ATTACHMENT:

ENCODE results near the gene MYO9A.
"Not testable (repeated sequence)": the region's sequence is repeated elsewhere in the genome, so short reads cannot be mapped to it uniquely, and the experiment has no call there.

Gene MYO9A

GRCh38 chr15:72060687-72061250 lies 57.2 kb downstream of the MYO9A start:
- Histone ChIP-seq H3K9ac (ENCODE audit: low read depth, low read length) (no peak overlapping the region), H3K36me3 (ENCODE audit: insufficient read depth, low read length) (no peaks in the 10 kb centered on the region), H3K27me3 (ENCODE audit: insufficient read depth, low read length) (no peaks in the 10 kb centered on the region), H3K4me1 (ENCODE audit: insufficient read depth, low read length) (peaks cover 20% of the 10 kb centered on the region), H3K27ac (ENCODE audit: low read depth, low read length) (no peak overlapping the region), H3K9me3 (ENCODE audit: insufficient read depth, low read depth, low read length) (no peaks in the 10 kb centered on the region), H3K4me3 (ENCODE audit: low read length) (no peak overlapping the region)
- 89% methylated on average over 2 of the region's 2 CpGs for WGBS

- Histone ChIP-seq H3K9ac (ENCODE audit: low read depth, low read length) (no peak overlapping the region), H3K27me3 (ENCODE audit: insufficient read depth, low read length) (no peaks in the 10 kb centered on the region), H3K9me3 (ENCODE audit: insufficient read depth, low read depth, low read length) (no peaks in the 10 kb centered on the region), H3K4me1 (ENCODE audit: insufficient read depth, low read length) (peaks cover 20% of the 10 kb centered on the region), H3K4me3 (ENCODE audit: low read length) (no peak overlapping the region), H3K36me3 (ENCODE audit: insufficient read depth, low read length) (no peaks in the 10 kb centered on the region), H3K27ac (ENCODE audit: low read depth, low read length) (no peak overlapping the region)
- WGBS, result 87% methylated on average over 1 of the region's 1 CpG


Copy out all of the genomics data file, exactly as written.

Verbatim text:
ENCODE results near the gene MYO9A.
"Not testable (repeated sequence)": the region's sequence is repeated elsewhere in the genome, so short reads cannot be mapped to it uniquely, and the experiment has no call there.

Gene MYO9A

GRCh38 chr15:72060687-72061250 lies 57.2 kb downstream of the MYO9A start:
- Histone ChIP-seq H3K9ac (ENCODE audit: low read depth, low read length) (no peak overlapping the region), H3K36me3 (ENCODE audit: insufficient read depth, low read length) (no peaks in the 10 kb centered on the region), H3K27me3 (ENCODE audit: insufficient read depth, low read length) (no peaks in the 10 kb centered on the region), H3K4me1 (ENCODE audit: insufficient read depth, low read length) (peaks cover 20% of the 10 kb centered on the region), H3K27ac (ENCODE audit: low read depth, low read length) (no peak overlapping the region), H3K9me3 (ENCODE audit: insufficient read depth, low read depth, low read length) (no peaks in the 10 kb centered on the region), H3K4me3 (ENCODE audit: low read length) (no peak overlapping the region)
- 89% methylated on average over 2 of the region's 2 CpGs for WGBS

- Histone ChIP-seq H3K9ac (ENCODE audit: low read depth, low read length) (no peak overlapping the region), H3K27me3 (ENCODE audit: insufficient read depth, low read length) (no peaks in the 10 kb centered on the region), H3K9me3 (ENCODE audit: insufficient read depth, low read depth, low read length) (no peaks in the 10 kb centered on the region), H3K4me1 (ENCODE audit: insufficient read depth, low read length) (peaks cover 20% of the 10 kb centered on the region), H3K4me3 (ENCODE audit: low read length) (no peak overlapping the region), H3K36me3 (ENCODE audit: insufficient read depth, low read length) (no peaks in the 10 kb centered on the region), H3K27ac (ENCODE audit: low read depth, low read length) (no peak overlapping the region)
- WGBS, result 87% methylated on average over 1 of the region's 1 CpG